In an urgent cable sent to UN Secretary-General Antonio Guterres on Friday, Al-Selmi said that the bombing of the city led to the killing and wounding of hundreds of civilians, mostly women and children.

He said that the siege led to the worsening of conditions, leading to more victims due to the lack of food and medicine available to residents.

Al-Selmi said that the daily bombing of civilian populated areas was a “heinous” crime against humanity and ran counter to the rules of the international humanitarian laws and conventions.

He went on to say that the shelling was “unjustified” and amounted to war crimes, calling on the international community to immediately intervene to stop these crimes from continuing.

The Arab Parliament President urged the international community to shoulder its responsibilities and to take “urgent, effective and serious steps” on the ground for the protection of Syrian civilians from the daily bombardment, explosives and poisonous gases.

He renewed his call to the UN Security Council to implement an immediate ceasefire across Syrian territories and the withdrawal of armed forces of all countries interfering in Syrian domestic affairs.

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Middle East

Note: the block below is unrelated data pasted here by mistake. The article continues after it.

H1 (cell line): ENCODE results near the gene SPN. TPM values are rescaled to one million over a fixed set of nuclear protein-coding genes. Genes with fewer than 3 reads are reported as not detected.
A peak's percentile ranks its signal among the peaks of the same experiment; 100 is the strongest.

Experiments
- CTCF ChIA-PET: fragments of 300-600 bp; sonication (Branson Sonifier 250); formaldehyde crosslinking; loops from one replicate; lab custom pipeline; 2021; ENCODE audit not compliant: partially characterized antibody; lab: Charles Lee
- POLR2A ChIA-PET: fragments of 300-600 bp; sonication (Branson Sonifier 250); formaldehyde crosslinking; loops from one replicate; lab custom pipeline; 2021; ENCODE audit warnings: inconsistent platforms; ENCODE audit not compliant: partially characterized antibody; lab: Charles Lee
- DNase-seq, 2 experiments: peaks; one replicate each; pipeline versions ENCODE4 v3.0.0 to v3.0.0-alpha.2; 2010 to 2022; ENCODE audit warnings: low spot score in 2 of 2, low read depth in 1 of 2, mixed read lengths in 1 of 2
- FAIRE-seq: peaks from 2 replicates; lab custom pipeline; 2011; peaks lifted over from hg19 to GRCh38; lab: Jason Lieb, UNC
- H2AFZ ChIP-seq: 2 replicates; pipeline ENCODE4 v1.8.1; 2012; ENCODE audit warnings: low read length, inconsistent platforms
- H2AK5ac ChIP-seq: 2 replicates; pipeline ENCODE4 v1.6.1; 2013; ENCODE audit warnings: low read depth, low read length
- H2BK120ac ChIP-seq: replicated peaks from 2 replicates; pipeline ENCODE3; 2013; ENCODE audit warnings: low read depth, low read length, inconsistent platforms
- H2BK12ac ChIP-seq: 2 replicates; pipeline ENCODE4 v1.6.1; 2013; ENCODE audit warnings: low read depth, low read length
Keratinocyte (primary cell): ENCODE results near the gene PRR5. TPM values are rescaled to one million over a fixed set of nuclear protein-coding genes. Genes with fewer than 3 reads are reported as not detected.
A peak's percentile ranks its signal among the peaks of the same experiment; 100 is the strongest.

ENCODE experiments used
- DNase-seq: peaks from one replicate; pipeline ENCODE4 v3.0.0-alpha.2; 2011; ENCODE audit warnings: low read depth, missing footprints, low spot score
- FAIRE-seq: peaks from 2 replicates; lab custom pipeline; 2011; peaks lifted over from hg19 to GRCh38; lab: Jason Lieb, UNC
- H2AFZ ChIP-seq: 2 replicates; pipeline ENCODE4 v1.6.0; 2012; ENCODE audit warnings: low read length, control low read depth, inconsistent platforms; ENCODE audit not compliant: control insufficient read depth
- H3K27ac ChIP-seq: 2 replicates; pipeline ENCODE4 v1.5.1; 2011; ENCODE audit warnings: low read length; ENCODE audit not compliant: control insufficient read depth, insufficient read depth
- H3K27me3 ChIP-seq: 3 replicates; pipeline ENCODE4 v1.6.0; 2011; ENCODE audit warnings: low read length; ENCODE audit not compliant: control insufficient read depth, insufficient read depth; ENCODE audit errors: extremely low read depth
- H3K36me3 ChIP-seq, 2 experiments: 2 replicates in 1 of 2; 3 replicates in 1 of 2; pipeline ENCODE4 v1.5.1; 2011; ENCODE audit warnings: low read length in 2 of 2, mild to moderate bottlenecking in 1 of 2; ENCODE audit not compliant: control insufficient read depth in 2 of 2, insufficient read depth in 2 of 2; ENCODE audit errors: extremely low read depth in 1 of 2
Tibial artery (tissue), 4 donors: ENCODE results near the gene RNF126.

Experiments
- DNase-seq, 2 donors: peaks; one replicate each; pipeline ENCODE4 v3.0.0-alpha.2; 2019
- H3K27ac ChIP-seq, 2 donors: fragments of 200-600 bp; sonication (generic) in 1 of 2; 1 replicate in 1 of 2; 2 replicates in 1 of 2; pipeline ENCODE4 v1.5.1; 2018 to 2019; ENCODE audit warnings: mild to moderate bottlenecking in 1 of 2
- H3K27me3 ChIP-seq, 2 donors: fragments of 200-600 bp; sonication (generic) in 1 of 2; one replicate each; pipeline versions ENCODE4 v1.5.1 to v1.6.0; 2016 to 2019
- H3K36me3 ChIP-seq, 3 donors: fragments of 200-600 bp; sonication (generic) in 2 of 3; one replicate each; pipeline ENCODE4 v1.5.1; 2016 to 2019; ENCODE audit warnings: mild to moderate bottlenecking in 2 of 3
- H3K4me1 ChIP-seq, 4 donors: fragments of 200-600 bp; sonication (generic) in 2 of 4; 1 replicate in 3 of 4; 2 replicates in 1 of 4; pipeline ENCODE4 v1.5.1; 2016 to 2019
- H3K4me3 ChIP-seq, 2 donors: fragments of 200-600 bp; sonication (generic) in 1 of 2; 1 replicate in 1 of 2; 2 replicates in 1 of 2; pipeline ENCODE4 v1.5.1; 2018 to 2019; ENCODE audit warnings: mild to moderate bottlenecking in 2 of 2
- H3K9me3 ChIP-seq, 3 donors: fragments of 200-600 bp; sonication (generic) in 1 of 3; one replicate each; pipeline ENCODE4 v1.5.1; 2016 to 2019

De Mistura renews UN appeal for Syrian truce



Staffan de Mistura

Geneva, March 2 : The United Nations special envoy to Syria said on Thursday that the world body has and will not give up urging the implementation of its resolution demanding a 30-day ceasefire in the war-ravaged country.

“We will continue asking until we are red in the face, blue in the face, for both sides… to stop shelling each other’s areas and for convoys to be allowed to get to Eastern Ghouta in particular,” de Mistura told reporters in Geneva on Thursday.

“Otherwise this (Eastern Ghouta) becomes a copy of Aleppo,” de Mistura said, referring to the northern Syrian city that became a major flashpoint in the country’s eight-year civil war.

Civilians have been evacuated from the besieged rebel-held Eastern Ghouta area outside Damascus for the first time since daily “humanitarian pauses” began on Tuesday, according to the Syrian Arab Red Crescent.

More than 580 people have been killed in Eastern Ghouta since the Syrian government and its allies intensified their bombardments on February 18, according to doctors.

The 393,000 civilians trapped in the enclave, the last major rebel stronghold near the capital Damascus, also face severe shortages of food and medical supplies.

The UN Security Council unanimously adopted a resolution on Saturday calling for a 30-day countrywide cease-fire, but it has not come into effect.

The resolution set no firm date for the truce to take effect.

It also excluded attacks on opposition forces identified as terrorists, who make up some of the estimated 580 opposition fighters entrenched in eastern Ghouta.

On Monday, UN secretary-general, Antonio Guterres, demanded that the ceasefire be brought into effect immediately.

“Eastern Ghouta cannot wait. It’s high time to stop this hell on earth,” Guterres said at the opening of a session of the Human Rights Council in Geneva.